If you’re anything like me, you love crisp fall nights and light jacket weather. But once I see those first signs of winter, I hibernate and dread the impending snowstorm. Lucky for me, winters in Virginia are nothing compared to those I experienced when living in Pennsylvania. I can handle one or two big storms a year and a treasured snow day sprinkled in between.
With The Old Farmer’s Almanac predicting one of Charlottesville’s snowiest periods in mid-November, I decided it would be a good idea to familiarize myself about winter preparation.
Tom Berry is UVA Health Systems’s director of emergency management. He’s been at UVA for about nine years and holds a variety of responsibilities, including managing the Emergency Management Program.
Winter Preparation & Planning Ahead
These are some of Berry’s tips.
1) Layer up! Gloves and a hat can help prevent your body heat from escaping.
“You can always peel layers off,” says Berry, “but it could become a problem if you don’t bring enough, especially if you become stranded in your car during a winter weather incident between work and home.”
Recommendation: Keep an old jacket or foil survival blanket in your car.
2) Always have an emergency kit ready.
This kit is a collection of basic items you may need in the event of an emergency, including food and water to last at least 72 hours. Other supplies may include:
- A flashlight
- Electrical or solar chargers for phones, etc.
- A blanket
It should be portable in case you need to evacuate in a moment’s notice.
Recommendation: Stock up on water and canned or non-perishable food that has a long shelf life. Create an additional kit for your car.
3) Make and review your family emergency plan.
This can get tricky with school closures and working parents or caregivers.
Recommendation: Sign up for or plan day care options in advance. Make sure your family knows how to get to a safe location and communicate their location to loved ones.
4) Call a heating and ventilation expert.
You should service your heating system once a year. Not only does this ensure it works more efficiently, but it can also prevent a fire. Chimneys should also be cleaned annually.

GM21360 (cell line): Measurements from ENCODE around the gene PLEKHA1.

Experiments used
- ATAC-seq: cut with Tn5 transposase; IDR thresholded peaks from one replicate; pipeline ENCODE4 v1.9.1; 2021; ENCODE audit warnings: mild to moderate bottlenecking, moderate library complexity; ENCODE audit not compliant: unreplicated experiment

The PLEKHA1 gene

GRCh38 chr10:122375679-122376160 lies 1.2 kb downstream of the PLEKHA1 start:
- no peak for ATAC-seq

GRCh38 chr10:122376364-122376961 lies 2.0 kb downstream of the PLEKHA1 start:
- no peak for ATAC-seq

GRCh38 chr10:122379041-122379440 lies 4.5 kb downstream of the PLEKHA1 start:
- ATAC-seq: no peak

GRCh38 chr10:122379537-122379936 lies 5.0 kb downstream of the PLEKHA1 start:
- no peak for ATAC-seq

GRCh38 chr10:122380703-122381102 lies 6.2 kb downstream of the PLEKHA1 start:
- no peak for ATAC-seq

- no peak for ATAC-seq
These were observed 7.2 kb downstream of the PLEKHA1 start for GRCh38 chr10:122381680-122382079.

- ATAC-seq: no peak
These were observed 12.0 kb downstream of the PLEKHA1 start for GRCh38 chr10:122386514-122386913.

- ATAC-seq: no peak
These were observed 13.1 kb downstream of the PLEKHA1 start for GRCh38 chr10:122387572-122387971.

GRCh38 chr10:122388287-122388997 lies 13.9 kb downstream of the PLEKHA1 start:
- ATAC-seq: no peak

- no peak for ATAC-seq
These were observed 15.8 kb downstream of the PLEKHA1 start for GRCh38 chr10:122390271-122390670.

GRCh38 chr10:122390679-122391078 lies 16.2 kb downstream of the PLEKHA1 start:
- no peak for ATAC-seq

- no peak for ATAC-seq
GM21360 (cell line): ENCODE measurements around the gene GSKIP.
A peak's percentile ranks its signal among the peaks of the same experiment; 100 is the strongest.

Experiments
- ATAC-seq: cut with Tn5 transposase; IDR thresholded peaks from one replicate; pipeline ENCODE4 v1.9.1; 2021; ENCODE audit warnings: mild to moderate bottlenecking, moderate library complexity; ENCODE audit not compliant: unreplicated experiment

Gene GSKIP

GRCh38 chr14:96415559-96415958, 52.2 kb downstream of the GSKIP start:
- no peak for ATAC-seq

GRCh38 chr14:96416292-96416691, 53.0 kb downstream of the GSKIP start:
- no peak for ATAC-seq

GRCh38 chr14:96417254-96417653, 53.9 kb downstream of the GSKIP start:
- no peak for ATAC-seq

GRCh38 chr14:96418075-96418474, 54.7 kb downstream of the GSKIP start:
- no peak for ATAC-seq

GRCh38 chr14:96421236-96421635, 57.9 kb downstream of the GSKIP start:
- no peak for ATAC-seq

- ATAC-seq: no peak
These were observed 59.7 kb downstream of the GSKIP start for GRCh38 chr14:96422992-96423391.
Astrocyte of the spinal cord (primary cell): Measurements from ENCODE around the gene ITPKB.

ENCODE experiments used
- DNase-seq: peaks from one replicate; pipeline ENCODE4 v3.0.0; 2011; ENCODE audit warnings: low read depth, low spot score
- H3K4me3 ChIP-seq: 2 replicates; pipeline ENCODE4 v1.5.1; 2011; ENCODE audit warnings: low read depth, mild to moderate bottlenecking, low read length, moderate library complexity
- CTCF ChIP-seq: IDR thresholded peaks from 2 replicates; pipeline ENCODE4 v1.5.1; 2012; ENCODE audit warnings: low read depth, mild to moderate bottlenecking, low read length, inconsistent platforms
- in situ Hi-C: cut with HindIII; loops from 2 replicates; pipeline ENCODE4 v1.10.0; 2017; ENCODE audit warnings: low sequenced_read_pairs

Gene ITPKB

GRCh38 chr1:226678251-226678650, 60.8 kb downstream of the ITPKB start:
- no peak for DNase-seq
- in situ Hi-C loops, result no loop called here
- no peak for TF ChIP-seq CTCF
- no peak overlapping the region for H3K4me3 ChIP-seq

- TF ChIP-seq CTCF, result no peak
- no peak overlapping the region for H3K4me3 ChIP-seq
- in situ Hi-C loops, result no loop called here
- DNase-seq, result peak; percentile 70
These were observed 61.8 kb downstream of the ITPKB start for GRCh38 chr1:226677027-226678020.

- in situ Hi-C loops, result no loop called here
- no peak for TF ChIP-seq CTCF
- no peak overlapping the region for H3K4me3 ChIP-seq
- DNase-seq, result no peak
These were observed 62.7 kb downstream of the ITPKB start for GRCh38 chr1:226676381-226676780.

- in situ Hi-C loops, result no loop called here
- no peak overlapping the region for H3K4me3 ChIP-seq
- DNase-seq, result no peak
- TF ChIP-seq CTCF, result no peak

Recommendation: If your house uses propane, make sure it’s topped off or filled up at the beginning of the year and remains full throughout the year.
5) Have the right tools to get out of the snow.
If you don’t have 4-wheel drive, consider buying chains for your tires. Kitty litter and sand can also help with tire traction. Additionally, make sure you have a shovel or snow blowing equipment so you can get out of your driveway.
“I’ll park my car at the edge of the street so I don’t have to shovel all the way in,” says Berry. “City and suburb conditions differ, but it’s important to make sure you have the right tools.”
Recommendation: Take your time shoveling your driveway! For every 20 minutes of exertion, take 10 minutes of rest. This can help prevent medical emergencies, including cardiac arrest.
6) Bring your pets indoors.
Remember how you like being bundled up on the couch with a hot beverage during a storm? Your pets would probably enjoy that, too. Don’t leave your furry friends outside in inclement weather or extreme temperatures.
Recommendation: If you feel it’s too cold to go outside, then it’s probably too cold for your pet.
7) Make sure your pipes don’t freeze.
When water freezes it expands and can cause pipes to break. Allowing your sink, tub and shower faucets to drip slowly during extremely cold temperatures can prevent them from bursting and creating a huge water emergency.
Recommendation: Open cabinet doors to allow warmer air to circulate around the plumbing.
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8) Keep your thermostat at the same temperature throughout the day and night.
Not only does this ensure your personal comfort, but it also makes sure that your appliances remain at room temperature. This includes water that runs to your fridge and sink. It can also prevent your pipes from freezing and bursting.
Recommendation: Never let your house temperature get below 55 degrees Fahrenheit.
9) Monitor weather conditions.
Stay in touch with local news and radio for information about power outages and updated weather conditions. For extended or sustained outages, follow the guidance of local emergency managers.
Recommendation: Berry says, “purchasing a weather radio can provide information if you don’t have immediate access to TV or Internet — they are also great, free apps you can download on your phone.”
10) Travel appropriately.
Leave early, as travel will always take a little bit longer in inclement weather. Try to keep your car at a full tank of gas. This way you can keep your car running with heat throughout the night if you get stuck.
Recommendation: Make sure your car never goes below the half-tank mark.